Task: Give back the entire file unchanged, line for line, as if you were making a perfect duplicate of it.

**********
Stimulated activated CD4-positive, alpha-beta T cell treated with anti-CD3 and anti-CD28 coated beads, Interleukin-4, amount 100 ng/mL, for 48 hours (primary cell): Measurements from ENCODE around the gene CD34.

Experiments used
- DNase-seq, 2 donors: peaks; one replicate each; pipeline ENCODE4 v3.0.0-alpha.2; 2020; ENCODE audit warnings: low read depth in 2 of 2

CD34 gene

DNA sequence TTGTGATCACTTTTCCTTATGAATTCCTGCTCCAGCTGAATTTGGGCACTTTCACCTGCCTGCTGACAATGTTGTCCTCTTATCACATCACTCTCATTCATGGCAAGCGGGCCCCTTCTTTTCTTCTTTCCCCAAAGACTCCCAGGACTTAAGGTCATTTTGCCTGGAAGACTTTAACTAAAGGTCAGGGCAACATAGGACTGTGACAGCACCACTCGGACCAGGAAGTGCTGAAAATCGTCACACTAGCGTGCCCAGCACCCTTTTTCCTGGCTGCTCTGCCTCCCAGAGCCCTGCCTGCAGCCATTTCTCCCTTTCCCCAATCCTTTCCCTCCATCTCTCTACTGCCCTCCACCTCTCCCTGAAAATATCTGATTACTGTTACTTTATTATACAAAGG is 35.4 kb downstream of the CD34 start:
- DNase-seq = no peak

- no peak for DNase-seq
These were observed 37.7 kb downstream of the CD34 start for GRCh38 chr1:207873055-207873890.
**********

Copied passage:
Stimulated activated CD4-positive, alpha-beta T cell treated with anti-CD3 and anti-CD28 coated beads, Interleukin-4, amount 100 ng/mL, for 48 hours (primary cell): Measurements from ENCODE around the gene CD34.

Experiments used
- DNase-seq, 2 donors: peaks; one replicate each; pipeline ENCODE4 v3.0.0-alpha.2; 2020; ENCODE audit warnings: low read depth in 2 of 2

CD34 gene

DNA sequence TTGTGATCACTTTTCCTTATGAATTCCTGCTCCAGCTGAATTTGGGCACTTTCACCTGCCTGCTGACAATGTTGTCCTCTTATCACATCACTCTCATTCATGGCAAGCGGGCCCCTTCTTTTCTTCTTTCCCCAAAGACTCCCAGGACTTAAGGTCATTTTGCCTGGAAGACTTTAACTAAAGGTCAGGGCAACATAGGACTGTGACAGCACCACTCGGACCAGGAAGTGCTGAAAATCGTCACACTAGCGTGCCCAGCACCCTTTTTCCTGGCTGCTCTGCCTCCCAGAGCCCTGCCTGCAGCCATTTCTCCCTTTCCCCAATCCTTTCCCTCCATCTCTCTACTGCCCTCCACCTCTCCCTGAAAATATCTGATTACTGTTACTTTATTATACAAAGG is 35.4 kb downstream of the CD34 start:
- DNase-seq = no peak

- no peak for DNase-seq
These were observed 37.7 kb downstream of the CD34 start for GRCh38 chr1:207873055-207873890.